Mount Mary University
|Value Score 6.88|| |
MMU is an innovative all-women's college. The school's professional doctorate in art therapy is the only one of its kind in the nation, and MMU is the only private college in Wisconsin to have an accredited program in interior design. It has the largest occupational therapy program in the state and its social work degree program was the first to be accredited at a private school in the Badger State. Based in the city of Milwaukee, MMU was founded by the School Sisters of Notre Dame in 1913, and it offers its 1,500 women more than 39 undergraduate and nine graduate degree programs. (The grad school is co-ed.) Students of all faiths and beliefs are welcome.
Family of Faith College
|Value Score 6.85|| |
At Family of Faith, a small Christian school in Shawnee, Oklahoma, students are called "laborers," and they work towards fulfilling the mandate of God. Bachelor of arts degrees are offered in education and church ministry, with concentrations in business, Christian healing, prayer and intercession, and worship. Students in the education department have the opportunity to teach at the FFC's own Christian K-12 school. Because the school believes strongly in bringing the word of God to the world, each laborer is required to do missionary work before they can graduate. That includes students who pursue their education online.
Martin Luther College
|Value Score 6.84|| |
Martin Luther College is the higher education arm of the Wisconsin Evangelical Lutheran Synod, and it states that its sole purpose is to train pastors, teachers, and staff ministers for work in its Synod. The school's 700 students choose from programs in elementary, secondary, and early childhood education; staff ministry; pre-seminary studies; and work towards bachelor's of arts, bachelor's of science, and master's of science degrees. Applicants must have a high school GPA of 2.5 or better, but the average is 3.4. The school competes in the NCAA Division III, and has a full slate of student organizations, from band and choir to outdoor recreation. Daily worship opportunities are available, and students often choose to take their ministry abroad, teaching overseas. The Higher Learning Commission of the North Central Association of Colleges provides accreditation.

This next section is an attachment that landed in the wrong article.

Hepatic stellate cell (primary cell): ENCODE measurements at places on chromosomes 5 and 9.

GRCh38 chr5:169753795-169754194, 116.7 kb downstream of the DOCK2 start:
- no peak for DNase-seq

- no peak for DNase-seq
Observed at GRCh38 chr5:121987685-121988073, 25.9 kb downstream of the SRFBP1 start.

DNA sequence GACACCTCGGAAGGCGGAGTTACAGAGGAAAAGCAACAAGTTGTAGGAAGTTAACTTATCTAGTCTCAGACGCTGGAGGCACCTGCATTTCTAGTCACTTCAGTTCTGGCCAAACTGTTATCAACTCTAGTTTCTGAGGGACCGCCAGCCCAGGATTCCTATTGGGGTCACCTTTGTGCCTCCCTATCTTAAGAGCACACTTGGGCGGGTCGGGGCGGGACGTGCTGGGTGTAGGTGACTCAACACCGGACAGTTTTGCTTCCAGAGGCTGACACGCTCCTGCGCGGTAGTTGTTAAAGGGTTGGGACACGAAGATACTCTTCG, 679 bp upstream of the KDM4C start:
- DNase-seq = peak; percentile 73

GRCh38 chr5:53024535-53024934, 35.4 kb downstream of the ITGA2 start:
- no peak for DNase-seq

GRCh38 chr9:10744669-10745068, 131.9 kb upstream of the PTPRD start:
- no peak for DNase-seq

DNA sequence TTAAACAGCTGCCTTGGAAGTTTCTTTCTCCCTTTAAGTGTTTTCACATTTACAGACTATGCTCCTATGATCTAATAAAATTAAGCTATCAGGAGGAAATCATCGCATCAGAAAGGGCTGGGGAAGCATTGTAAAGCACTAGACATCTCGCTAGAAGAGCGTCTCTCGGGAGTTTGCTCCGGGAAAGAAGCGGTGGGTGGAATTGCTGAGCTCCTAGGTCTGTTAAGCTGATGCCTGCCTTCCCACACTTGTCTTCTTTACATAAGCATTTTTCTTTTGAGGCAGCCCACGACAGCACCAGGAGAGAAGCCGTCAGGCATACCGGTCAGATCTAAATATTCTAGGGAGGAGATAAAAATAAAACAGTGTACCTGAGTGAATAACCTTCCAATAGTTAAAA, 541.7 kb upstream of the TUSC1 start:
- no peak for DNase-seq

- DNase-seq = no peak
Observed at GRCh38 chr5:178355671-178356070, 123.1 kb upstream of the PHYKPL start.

Hellenic College-Holy Cross Greek Orthodox School of Theology
|Value Score 6.83|| |
Holy Cross Greek Orthodox School of Theology is considered one of the most important Eastern Orthodox institutions in the Western Hemisphere. It's also where the Boston Celtics practiced for years. Founded in the 1930s, the school is the seminary of the Greek Orthodox Archdiocese in the U.S., set on a green 52-acre campus in Brookline, Massachusetts. It shares a campus with Hellenic College, the undergraduate, liberal arts school it launched in 1966. At Hellenic, students pursue baccalaureate degrees in classics, elementary education, human development, literature and history, management and leadership, and religious studies. At Holy Cross, master's are earned in divinity, theology, and theological studies. The pair have intramural sports (soccer, flag football, volleyball, and basketball) and an array of student organizations, from the married student association to the outdoor sports and recreation program.
The College of Idaho
|Value Score 6.83|| |